Belfast Telegraph

Church of Ireland bishops speak out ahead of abortion referendum

By Mark Edwards

The Church of Ireland has said it remains opposed to "unrestricted access to abortion" ahead of a referendum in the Republic on the contentious issue later this year.

The Eighth Amendment of the Irish Constitution accords equal status to the life of a child growing in the womb and that of its mother.

As a result, only in extreme circumstances can an abortion be carried out in the Republic.

A referendum on whether the Eighth Amendment should be repealed will take place in May.

A statement released by Archbishop of Armagh Dr Richard Clarke and the Archbishop of Dublin Dr Michael Jackson said it remained the position of the church to oppose unrestricted abortion "while being concerned to ensure provision for hopefully rare circumstances and in a secure medical setting".

The statement continued: "Where individuals draw such a line will inevitably differ. Instances where the life of the woman is at serious risk have long been regarded within Church of Ireland teaching as situations where termination of a pregnancy would be justifiable.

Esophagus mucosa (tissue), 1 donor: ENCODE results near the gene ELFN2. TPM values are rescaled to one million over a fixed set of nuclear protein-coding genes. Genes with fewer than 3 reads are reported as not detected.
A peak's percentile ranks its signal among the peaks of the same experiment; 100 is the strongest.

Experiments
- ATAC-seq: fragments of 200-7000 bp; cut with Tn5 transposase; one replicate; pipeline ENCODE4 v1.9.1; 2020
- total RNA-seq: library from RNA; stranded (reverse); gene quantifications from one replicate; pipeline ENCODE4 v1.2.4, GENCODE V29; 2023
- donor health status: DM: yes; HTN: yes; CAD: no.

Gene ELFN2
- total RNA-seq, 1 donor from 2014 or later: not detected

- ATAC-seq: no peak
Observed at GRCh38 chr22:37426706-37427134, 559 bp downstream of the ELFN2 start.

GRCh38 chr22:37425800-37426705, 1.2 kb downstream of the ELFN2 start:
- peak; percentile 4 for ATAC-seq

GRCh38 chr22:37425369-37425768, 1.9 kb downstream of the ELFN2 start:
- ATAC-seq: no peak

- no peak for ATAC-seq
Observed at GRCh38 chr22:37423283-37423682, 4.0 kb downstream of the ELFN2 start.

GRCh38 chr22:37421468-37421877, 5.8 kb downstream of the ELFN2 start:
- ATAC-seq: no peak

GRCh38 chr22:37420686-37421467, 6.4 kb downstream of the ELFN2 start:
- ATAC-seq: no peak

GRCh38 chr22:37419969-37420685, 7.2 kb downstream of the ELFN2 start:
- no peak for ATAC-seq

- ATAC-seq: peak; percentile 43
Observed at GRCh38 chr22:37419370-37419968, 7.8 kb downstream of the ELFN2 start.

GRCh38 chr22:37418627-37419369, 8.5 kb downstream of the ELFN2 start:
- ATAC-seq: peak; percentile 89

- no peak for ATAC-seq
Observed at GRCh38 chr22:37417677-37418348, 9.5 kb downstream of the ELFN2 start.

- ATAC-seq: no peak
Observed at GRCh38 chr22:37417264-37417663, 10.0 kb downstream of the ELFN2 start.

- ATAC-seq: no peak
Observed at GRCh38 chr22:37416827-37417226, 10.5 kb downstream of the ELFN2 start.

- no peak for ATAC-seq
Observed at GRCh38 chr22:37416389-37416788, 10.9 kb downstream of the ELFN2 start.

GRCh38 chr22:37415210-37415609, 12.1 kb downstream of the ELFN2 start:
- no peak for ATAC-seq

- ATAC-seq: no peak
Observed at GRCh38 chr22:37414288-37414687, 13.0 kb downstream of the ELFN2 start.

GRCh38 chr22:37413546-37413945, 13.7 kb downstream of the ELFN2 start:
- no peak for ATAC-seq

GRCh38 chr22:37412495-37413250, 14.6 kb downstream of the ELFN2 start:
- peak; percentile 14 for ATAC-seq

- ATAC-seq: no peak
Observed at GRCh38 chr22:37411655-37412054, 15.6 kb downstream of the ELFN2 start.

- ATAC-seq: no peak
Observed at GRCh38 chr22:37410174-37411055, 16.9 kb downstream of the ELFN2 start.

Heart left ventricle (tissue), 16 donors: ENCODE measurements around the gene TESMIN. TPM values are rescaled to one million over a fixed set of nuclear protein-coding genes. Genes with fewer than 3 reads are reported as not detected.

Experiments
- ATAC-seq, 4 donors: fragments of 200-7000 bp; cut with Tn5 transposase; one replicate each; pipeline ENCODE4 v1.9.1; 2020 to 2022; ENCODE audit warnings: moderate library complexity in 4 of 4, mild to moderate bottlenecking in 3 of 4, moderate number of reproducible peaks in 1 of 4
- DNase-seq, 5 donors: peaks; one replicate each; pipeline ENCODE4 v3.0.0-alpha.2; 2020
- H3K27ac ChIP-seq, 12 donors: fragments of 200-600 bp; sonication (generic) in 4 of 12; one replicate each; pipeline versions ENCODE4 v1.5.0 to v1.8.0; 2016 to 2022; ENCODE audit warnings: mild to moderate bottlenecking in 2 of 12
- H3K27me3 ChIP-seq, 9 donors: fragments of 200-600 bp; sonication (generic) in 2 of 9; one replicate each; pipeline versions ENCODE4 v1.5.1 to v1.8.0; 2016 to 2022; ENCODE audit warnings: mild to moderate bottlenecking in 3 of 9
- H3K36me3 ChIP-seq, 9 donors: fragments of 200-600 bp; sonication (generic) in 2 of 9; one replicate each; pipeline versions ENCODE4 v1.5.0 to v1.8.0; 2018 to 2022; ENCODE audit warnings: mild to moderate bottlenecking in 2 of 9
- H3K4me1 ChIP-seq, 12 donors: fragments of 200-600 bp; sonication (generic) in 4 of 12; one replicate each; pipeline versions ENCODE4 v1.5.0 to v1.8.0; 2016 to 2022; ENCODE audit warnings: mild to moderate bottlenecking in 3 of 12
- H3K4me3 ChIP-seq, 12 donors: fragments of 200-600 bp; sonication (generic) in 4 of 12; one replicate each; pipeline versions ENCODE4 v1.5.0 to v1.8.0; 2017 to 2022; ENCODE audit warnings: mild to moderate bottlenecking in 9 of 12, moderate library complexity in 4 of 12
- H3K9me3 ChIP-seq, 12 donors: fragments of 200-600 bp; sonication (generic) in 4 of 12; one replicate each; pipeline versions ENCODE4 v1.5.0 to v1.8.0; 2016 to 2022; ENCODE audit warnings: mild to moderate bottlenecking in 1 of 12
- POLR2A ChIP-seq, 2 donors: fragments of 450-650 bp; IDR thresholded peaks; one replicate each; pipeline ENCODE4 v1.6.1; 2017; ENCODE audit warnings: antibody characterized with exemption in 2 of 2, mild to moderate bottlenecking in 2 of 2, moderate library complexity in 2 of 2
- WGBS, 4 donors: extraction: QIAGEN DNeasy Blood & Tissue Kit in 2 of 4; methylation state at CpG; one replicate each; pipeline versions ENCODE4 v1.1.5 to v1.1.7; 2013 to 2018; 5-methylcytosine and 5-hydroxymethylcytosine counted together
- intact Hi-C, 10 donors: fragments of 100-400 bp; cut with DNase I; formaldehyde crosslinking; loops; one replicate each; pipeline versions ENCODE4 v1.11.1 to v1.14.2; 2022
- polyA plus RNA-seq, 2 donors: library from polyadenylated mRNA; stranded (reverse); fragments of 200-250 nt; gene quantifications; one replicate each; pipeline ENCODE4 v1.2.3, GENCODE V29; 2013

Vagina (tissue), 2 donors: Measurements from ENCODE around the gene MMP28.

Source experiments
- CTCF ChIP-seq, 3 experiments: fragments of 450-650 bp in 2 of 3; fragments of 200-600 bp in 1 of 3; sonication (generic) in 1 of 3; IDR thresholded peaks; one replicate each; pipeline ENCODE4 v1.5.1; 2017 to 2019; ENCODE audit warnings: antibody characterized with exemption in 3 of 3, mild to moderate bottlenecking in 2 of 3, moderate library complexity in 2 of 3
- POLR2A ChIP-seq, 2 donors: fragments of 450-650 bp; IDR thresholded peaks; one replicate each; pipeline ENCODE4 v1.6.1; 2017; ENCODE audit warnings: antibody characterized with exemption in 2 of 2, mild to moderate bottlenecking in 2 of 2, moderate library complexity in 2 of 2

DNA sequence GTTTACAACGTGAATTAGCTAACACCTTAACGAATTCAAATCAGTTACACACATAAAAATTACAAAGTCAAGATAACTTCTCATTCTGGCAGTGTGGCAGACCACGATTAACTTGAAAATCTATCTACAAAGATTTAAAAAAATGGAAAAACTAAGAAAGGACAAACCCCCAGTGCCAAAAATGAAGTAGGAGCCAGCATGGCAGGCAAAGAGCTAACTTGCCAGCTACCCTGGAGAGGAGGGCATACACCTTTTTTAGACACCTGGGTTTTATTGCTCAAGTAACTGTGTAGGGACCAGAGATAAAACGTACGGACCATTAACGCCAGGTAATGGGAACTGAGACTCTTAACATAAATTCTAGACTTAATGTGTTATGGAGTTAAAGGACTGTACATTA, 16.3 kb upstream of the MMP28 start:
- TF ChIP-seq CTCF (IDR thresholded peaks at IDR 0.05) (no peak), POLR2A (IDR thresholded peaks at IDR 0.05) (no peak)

"For some, pregnancy after sexual crime or the medical certainty of fatal foetal abnormality might also be seen as circumstances where abortion could be considered as justified.

"In every situation, however, the church seeks to offer pastoral care sensitive to the physical, mental and spiritual well-being of women and families who find themselves in such difficult situations."

The bishops said the church favoured a modification of the amendment which allows for legislators to have responsibility to address termination of pregnancy and for the rights of the unborn and pregnant woman to be "clearly defined".

The bishops added: "We recognise the dilemma faced both by legislators and by medical, nursing and healthcare practitioners with regards to access to unrestricted abortion during the early months of pregnancy.

"However, unrestricted access to abortion in the first 12 weeks of pregnancy, or indeed at any stage, is not an ethical position we can accept. We would suggest that current legislation should be strengthened to ensure that the needs of pregnant women facing difficult situations can be addressed quickly and comprehensively through improved support services. This will require significant and sustained investment in both medical and mental health services.

"We acknowledge that too often in this debate the voice of women has not been heard. The church will seek to continue to care for and pastorally stand alongside women, and their partners and families, who face immensely difficult situations and dilemmas."

Last December, a report by a specially convened Oireachtas committee found that Article 40.3.3 of the Constitution, known as the Eighth Amendment, was not fit for purpose and should be repealed.

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